If the person who agreed to test your visualization made that error, don’t you think many more likely will? And you won’t be there to tell them all what they did wrong. Your only chance to fix the error is to prevent it.
I’m a big believer in this principle. Don states that “great designers make pleasurable experiences”:
"Experience is critical for it determines how fondly people remember their interactions. Was the overall experience positive, or was it frustrating and confusing? "
How can an experience with a data visualization be pleasurable? In lots of ways. It can make it easy to understand something interesting or important about our world. It can employ good design techniques and artistic elements. It can surprise us with a clever or funny metaphor, or some combination of these and more.
What about emotion—the “e word” to which the analytical folks in our midst are allergic? Cognition gets a lot of play in the world of data visualization, but emotion does not. But these two horses of the chariot that is the human spirit are actually inextricably yoked:
"Cognition and emotion cannot be separated. Cognitive thoughts lead to emotions: emotions drive cognitive thoughts."
I also love the following quote:
"Cognition attempts to make sense of the world: emotion assigns value … cognition provides understanding: emotion provides value judgments."
So let’s embrace emotions. Some data visualizations piss us off. Some crack us up. Some are just delightful to interact with. These elements of the experience should be part of the discourse in our field, and not ignored just because they don’t match the left-brained predisposition of the bulk of the so-called experts. If we take them into consideration, we’ll probably design better stuff.
There’s a trend in our field to move away from the big, complex dashboards of 2010 and toward “lightweight” and uber-simple individual graphs, even GIFs.
Why? A big part of the reason is that they work better on mobile. It’s true, and what we’ve learned in the past few years is that the complexity of those big dashboards isn’t always necessary.
This is a great development, and I’m all for it, but let’s just remember that there was often a great value to the rich interaction that is still possible on a larger screen.
Instead of abandoning rich interactivity altogether, I believe we should be looking for new and innovative ways to give these advanced capabilities to readers on smaller devices. When those capabilities will help us achieve some goal, we’ll be good to go. We’re not there yet.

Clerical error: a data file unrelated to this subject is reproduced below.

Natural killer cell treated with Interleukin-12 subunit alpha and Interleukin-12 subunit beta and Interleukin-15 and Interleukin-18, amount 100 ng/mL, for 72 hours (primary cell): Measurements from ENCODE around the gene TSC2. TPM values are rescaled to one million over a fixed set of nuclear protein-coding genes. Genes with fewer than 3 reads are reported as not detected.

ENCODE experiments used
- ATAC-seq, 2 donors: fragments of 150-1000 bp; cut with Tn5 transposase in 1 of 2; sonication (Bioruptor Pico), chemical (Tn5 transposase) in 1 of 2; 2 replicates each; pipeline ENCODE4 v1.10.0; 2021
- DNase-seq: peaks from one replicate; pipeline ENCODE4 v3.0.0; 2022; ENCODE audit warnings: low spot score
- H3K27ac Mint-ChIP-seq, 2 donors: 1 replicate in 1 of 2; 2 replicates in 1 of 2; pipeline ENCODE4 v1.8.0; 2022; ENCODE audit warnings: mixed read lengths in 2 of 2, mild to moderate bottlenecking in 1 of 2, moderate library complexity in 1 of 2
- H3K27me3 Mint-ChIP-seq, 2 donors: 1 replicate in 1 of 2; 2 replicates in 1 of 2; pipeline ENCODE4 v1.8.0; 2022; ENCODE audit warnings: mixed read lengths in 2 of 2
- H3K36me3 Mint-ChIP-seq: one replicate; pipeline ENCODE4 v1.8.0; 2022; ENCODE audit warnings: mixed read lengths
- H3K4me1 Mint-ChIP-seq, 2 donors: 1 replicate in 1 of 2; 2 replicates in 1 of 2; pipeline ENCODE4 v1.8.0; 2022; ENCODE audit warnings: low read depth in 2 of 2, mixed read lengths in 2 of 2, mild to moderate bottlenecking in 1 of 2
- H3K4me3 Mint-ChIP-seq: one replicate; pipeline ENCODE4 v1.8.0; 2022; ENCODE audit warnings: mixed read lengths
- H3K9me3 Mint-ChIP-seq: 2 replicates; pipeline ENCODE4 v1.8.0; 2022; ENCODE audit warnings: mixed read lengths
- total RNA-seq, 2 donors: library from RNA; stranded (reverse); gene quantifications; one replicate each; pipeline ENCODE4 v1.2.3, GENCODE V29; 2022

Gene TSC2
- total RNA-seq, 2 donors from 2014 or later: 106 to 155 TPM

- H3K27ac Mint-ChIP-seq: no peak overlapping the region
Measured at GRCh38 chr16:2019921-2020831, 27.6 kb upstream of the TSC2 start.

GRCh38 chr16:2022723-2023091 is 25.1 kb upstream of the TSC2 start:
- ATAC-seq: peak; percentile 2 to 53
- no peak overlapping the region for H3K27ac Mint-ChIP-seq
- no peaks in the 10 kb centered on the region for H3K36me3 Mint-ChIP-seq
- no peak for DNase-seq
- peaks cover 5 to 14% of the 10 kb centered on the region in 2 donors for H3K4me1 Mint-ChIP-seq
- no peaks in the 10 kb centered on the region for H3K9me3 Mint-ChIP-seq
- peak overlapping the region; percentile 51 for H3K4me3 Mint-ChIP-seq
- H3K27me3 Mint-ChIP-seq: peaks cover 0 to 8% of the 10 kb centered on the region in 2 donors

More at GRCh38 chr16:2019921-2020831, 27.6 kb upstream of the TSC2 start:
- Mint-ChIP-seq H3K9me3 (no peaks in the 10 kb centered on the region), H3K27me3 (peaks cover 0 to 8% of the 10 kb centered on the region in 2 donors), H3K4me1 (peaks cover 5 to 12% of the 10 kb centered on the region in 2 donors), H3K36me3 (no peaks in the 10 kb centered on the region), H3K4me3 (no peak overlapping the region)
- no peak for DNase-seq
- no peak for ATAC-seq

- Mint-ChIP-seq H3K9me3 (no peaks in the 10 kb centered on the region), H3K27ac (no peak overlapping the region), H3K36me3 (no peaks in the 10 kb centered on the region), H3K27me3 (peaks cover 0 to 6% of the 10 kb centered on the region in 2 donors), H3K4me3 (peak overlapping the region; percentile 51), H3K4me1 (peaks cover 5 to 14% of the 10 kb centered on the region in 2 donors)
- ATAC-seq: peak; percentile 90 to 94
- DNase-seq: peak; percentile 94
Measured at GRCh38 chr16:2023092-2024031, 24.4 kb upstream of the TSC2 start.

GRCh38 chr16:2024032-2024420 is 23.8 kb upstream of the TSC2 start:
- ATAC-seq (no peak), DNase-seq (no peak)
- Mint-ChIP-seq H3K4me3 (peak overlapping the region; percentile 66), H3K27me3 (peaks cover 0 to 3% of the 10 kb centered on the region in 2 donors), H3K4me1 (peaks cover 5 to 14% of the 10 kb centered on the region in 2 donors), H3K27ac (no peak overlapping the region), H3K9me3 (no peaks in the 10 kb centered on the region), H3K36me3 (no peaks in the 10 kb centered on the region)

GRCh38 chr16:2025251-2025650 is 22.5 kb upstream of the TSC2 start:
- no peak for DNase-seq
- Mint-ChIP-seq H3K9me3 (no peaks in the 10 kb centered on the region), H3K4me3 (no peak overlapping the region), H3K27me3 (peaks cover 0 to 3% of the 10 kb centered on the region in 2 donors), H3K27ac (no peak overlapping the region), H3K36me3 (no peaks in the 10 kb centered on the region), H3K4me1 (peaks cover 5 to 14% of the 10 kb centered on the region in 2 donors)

After all, it’s not the complexity of the detailed, filterable dashboard that’s the problem on the phone. It’s that we haven’t figured out how to give these capabilities to a reader using a phone yet, and the experience is confusing. Does this make sense to you?
I actually see this as a good thing. Our generation has the chance to figure this out for the generations to come. The growth of the numerical literacy of our population will be well worth the effort.
I have to be honest. This one is my hot button.
There’s a school of thought that says that the visualization type that gives the reader the ability to guess the true proportions of the thing visualized with the greatest accuracy is the only one that can be used. Some go so far as to declare it immoral to choose a visualization type that introduces any greater error than another (they all have some error).
I found this great visualization about visualizations in Tamara Munzner’s book, Visualization Analysis and Design:
The problem with this line of reasoning is that absolute precision isn’t always necessary for the task at hand.
Don uses the example of converting temperature from Celcius to Farenheit. If all you need to do is figure out if you need to wear a sweater when you go outside, a shortcut approximate-conversion equation is GOOD ENOUGH. It doesn’t matter whether it’s 52, 55, 55.8, or 55.806. In all four cases, you’re wearing a light sweater.
And let me repeat the point: There are errors associated with every visualization type. We aren’t machines and perfect decoders of pixels or ink. Sometimes it’s okay that a general understanding is achieved.
And for goodness sake, if absolute precision is required, then use labels, or just show a table of exact values.
I hope this was helpful for you! I love doing this kind of thing—pulling lessons from other amazing writings and seeing how they apply to data visualization, which I see as the “catch-all” discipline.
It’s part numeric, part editorial, part graphic. To do it well, we need to embrace the principles of good design. I’ve tried to outline a few here from a true expert who we should all be familiar with. If you do read Don Norman’s book, you’ll find that there are many more.
What do you think? Do you agree with my points—that absolute precision isn't always necessary, that designing for emotions is an important part of visualizing data? Share your thoughts in the comments below.